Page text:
Japanese American Internment Commemoration ceremonies to be held April 16
JONESBORO, Ark. — Japanese American internment in Arkansas during World War II will be commemorated through two ceremonies in Desha County on Tuesday, April 16, 2013.
Events include dedication and opening of the World War II Japanese American Internment Museum at 1 p.m. in McGehee, sponsored by the McGehee Industrial Development Foundation, and a 3:30 p.m. unveiling of outdoor exhibits developed through Arkansas State University at the Rohwer Relocation Center. Both projects were initiated through grants from the Japanese American Confinement Sites Program at the National Park Service, U.S. Department of the Interior.
Actor George Takei, who portrayed Lieutenant Hikaru Sulu on the original Star Trek television series, will be a special guest at both events. Takei was interned as a young boy with his family at Rohwer. Arkansas Governor Mike Beebe also has been invited to make remarks.
In 1942, following the attack on Pearl Harbor, the federal government forced Japanese American citizens to leave the West Coast, out of fears for national security. They were imprisoned during the war at ten relocation centers, mostly in western states, with two in Arkansas – at Rohwer just north of McGehee and at Jerome just south of McGehee. These towns were the temporary homes for more than 17,000 incarcerated Japanese Americans.
The new commemorative museum, housed in McGehee’s historic train depot at 100 South Railroad Street, will serve as the Jerome-Rohwer Interpretive and Visitor Center. Opening ceremonies will be followed by a reception and tours of the featured exhibit, “Against Their Will: The Japanese American Experience in World War II Arkansas,” until 3 p.m.
“Communicating with former internees and their children has been so meaningful and educational,” said Cindy Smith of McGehee, who is coordinating the day’s events and currently serves as chair of the Arkansas State Parks, Recreation and Travel Commission. “It is a pleasure for the city of McGehee to help preserve this history.”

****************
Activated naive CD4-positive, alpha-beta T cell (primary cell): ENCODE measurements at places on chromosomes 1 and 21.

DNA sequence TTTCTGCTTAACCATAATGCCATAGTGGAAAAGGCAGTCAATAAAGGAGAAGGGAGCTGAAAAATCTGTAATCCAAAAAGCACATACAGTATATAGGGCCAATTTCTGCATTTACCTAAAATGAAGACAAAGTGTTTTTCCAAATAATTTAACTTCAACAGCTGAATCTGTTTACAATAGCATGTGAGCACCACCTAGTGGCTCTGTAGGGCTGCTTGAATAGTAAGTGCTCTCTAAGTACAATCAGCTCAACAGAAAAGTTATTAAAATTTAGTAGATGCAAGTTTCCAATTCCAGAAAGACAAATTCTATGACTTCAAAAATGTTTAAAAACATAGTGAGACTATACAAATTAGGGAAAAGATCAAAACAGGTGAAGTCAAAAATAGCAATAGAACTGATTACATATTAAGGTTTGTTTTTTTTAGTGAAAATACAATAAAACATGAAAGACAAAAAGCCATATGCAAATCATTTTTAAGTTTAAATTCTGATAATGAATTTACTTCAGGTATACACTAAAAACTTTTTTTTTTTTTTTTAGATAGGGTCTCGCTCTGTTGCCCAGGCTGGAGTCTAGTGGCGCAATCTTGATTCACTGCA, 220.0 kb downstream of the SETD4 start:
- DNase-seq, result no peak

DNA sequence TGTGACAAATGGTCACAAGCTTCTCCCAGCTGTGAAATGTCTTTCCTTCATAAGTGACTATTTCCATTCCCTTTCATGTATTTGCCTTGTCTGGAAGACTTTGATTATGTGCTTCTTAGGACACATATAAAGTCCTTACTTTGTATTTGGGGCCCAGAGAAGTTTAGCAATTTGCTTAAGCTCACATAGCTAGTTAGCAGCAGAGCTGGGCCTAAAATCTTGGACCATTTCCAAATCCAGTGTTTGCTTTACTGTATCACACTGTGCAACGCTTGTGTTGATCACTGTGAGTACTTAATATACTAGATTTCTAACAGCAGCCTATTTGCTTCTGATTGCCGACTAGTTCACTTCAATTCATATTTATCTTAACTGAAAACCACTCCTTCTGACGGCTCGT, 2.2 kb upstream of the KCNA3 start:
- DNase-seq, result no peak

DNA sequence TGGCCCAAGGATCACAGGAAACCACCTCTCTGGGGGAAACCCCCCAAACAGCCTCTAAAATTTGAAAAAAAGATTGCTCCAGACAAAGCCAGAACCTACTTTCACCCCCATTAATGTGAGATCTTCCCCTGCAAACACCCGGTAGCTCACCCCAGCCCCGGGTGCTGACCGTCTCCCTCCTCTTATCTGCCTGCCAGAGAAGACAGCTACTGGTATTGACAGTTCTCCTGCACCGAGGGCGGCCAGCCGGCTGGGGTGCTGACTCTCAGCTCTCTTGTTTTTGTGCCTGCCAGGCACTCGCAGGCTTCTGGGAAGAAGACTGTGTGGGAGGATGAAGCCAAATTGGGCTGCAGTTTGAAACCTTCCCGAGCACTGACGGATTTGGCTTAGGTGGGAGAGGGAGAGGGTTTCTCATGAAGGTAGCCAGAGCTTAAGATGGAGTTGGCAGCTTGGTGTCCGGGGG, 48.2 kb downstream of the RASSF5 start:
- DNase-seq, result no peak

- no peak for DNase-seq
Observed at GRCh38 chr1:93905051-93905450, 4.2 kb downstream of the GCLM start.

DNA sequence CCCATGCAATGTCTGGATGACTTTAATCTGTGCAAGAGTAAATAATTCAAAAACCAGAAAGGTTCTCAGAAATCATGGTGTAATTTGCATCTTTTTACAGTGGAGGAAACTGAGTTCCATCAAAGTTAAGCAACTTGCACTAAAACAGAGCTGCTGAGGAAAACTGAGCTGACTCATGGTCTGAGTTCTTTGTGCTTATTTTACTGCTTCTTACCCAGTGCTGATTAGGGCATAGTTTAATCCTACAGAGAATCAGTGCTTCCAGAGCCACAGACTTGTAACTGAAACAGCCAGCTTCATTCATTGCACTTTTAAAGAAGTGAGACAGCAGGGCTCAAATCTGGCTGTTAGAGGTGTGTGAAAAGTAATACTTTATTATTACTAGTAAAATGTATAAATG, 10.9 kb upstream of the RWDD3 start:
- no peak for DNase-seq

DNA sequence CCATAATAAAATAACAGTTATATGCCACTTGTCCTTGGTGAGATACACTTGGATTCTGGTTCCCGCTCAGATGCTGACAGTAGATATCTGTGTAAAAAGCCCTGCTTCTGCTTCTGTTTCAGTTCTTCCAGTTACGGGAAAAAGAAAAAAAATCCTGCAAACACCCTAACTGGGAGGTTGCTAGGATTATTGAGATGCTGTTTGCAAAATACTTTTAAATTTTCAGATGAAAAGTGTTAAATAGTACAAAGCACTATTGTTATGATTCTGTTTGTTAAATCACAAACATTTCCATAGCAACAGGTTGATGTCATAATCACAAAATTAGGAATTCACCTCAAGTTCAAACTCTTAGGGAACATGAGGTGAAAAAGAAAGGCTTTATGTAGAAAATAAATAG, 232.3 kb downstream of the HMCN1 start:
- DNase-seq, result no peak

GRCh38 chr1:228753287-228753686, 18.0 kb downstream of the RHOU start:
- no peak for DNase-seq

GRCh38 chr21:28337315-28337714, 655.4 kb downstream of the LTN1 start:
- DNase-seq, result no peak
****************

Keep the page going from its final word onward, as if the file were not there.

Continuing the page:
The outdoor interpretive exhibits at the Rohwer site include a series of kiosks and wayside panels, with audio components narrated by Takei. Researched by students in the Heritage Studies Ph.D. Program at Arkansas State University and designed for the university by the 106 Group of Minneapolis/St. Paul, the exhibits provide a glimpse into the lives of Japanese Americans once interned there. The exhibits will be maintained by Desha County.
“Arkansas State University is grateful to be a partner with so many others in these commemorative efforts,” said Dr. Ruth Hawkins, director of Arkansas Heritage Sites at ASU. “This is a painful chapter in our nation’s history that must not be forgotten.”
A National Historic Landmark, the Rohwer site today includes only the Japanese American cemetery and the remains of the camp’s hospital smokestack. Preservation work at the cemetery is expected to begin later this spring under the leadership of the University of Arkansas-Little Rock.
Matching funds and support for the McGehee museum grant were provided by the McGehee Industrial Foundation, the Arkansas Economic Development Commission, the Arkansas Department of Rural Services, Clearwater Paper Corporation, and the Joseph F. Wallace Trust. The featured exhibit, created through the University of Arkansas-Little Rock Public History Program, is on loan from the Delta Cultural Center in Helena.
Matching grant funds for the Rohwer exhibits were provided by Arkansas State University, with support from the Arkansas Department of Parks and Tourism, Desha County, and the National Trust for Historic Preservation.